A product designer and award-winning experimental design futurist, Shihan is also an artist-in-residence at Gray Area Foundation for the Arts in San Francisco, where she creates inventive designs that solve some of the world’s most pressing challenges with style.
We caught up with this talented CCA alumna to ask why she decided to pursue her MFA, what it was like as an international student studying for a master's degree in the U.S., and a whole lot more.
What was the primary deciding factor behind your decision to pursue an MFA in Design?
I finished up my undergrad in industrial design in China and wanted to explore how to merge design with other disciplines to catalyze innovation and create impact.
How has your career taken shape after graduating from CCA?
By day, I streamline healthcare experiences for patients, doctors, and employers at a startup called Vim. By night, I’m a design futurist (and current artist-in-residence at Gray Area), building immersive future-present intersection experiences.
My speculative works are about expanding the possibilities of technology to extrapolate world conditions and address uniquely Anthropocene challenges, such as global warming and air pollution. Through a systematic and cultural lens, my design works are intended to inspire conversation and empower the audience to reflect, while gently nudging them toward change.
Did you enroll in the two-year or three-year program?
The three-year program. For international students, it's perfect for familiarizing yourself with a new living and studying environment. It’s also a good opportunity for people who want to change careers to focus on design. The most common challenge I observed with career-changers was with missing design experience, so that’s the beauty of the three-year program in the MFA Design—the extra year helps consolidate design theory and foundation, while developing new software and hardware skills that prepare you for the many interdisciplinary projects you’ll be working on in your second and third years.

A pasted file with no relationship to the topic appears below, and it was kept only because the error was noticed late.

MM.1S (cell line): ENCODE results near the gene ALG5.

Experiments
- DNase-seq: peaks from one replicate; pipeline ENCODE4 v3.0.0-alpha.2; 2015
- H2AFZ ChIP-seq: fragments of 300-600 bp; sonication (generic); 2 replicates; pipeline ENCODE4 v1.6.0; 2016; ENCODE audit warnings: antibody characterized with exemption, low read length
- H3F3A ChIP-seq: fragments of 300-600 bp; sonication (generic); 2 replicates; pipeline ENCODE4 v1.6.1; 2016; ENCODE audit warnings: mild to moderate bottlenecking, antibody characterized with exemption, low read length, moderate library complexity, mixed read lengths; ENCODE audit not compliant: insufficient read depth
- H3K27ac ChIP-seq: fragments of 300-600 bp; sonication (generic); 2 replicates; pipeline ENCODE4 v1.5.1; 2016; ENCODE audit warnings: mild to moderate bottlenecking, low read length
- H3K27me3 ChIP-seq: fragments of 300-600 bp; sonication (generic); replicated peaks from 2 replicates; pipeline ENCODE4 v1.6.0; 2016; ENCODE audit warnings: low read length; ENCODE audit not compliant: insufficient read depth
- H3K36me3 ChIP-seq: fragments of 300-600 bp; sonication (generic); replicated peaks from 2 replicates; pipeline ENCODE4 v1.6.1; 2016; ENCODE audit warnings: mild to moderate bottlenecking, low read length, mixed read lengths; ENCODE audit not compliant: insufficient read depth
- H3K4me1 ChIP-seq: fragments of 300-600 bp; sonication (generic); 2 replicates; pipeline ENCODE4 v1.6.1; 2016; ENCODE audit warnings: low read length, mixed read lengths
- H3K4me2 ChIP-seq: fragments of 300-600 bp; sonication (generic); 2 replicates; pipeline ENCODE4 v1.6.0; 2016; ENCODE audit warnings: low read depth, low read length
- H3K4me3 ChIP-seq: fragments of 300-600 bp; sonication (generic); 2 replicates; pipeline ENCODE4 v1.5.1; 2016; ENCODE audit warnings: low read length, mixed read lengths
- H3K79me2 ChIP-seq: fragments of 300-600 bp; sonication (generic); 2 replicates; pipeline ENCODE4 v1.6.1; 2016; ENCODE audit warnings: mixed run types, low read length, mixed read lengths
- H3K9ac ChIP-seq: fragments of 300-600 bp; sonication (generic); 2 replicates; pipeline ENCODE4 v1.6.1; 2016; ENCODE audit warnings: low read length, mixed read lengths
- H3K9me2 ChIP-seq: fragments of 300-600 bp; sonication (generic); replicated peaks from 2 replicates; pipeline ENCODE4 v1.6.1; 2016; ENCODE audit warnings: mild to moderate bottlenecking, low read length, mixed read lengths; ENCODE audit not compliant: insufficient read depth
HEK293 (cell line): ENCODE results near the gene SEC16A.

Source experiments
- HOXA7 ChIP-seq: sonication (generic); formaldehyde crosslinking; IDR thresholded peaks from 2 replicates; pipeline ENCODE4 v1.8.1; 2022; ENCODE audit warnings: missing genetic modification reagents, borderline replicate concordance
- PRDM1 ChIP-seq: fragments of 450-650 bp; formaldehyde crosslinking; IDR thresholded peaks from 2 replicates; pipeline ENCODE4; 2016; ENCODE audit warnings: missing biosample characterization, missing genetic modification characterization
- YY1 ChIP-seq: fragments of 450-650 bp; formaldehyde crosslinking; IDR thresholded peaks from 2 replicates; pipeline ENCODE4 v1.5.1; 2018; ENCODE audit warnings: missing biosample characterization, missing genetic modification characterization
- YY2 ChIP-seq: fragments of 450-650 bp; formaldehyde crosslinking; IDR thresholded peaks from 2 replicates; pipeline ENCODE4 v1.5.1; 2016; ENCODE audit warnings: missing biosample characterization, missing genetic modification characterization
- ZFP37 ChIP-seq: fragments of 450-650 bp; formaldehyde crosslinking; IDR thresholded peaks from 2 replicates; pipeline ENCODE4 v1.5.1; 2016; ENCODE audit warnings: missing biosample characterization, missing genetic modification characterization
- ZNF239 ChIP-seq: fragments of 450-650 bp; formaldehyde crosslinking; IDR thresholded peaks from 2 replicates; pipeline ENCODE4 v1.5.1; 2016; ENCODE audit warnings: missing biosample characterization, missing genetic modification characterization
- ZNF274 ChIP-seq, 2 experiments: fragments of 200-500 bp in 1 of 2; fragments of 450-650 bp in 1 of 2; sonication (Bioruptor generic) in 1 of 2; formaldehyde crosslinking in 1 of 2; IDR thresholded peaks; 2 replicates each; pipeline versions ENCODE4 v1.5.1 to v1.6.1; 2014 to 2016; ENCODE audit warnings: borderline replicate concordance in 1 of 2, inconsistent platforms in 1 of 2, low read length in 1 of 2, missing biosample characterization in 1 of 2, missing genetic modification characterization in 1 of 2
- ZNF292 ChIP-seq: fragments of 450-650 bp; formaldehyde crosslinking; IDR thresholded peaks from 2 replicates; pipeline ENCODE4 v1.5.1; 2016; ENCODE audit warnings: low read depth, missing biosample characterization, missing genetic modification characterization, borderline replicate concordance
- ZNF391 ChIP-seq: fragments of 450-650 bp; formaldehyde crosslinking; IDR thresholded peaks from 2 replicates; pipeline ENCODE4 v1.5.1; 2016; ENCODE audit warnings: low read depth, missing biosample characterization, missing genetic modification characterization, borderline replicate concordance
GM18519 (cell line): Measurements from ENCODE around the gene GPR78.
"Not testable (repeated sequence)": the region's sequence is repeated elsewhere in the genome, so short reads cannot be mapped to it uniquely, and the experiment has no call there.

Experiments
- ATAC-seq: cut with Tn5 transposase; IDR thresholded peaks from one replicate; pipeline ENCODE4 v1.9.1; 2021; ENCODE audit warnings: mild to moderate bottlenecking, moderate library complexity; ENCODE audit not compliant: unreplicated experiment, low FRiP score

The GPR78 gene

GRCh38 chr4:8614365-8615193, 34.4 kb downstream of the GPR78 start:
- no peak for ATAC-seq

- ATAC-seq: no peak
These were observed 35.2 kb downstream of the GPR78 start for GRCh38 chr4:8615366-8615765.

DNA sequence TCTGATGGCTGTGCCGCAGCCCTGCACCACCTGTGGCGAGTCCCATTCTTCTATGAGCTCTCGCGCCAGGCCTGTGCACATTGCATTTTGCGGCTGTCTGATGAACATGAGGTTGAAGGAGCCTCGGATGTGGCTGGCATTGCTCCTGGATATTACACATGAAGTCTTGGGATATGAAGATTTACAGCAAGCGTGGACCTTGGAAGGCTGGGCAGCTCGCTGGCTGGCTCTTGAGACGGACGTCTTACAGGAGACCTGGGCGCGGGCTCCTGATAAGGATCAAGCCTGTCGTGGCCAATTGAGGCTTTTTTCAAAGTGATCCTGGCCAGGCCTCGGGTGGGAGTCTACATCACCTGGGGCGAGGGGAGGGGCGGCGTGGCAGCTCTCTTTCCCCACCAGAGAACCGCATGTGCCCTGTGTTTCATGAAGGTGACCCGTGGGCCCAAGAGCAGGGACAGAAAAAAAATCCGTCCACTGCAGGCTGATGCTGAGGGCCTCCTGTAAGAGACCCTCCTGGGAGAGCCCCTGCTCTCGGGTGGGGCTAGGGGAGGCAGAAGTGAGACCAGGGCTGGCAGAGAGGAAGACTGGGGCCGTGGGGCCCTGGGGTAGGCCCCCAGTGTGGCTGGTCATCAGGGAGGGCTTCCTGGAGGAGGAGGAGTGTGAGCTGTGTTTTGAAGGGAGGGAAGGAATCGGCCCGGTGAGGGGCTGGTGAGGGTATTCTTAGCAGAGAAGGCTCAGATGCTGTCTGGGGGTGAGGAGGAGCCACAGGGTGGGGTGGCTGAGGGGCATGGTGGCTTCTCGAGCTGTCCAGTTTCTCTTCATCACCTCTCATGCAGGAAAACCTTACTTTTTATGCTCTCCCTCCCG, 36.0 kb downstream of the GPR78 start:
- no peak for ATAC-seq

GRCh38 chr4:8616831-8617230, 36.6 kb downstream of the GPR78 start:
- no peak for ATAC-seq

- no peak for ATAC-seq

What’s different about studying Design at CCA?
The culture of collaboration and criticism. CCA has a wide range of specialized programs and every program is well connected. You're able to choose the classes you're interested in, from any other major, or easily connect with students to work together on a project.
The design criticism is the key to push your works and thoughts forward. Gathering feedback from professors, guest critics, and classmates, can empower you to find better solutions to the problems and your own voices in the work.
The program is also well connected with the local community. The studio classes are always paired up with leading design organizations. You’ll be able to visit companies and museums on field trips, work with new technologies, and showcase your work to leaders in the Bay Area.
What advice would you give someone considering the MFA in Design program?
MFA Design is an interdisciplinary design program, where you’ll get a chance to work on lots of exciting projects woven between the fields of Interaction Design, Industrial Design, and Graphic Design.
You’ll meet peers from different backgrounds who have a passion for design just like you—you might even able to find your future partners.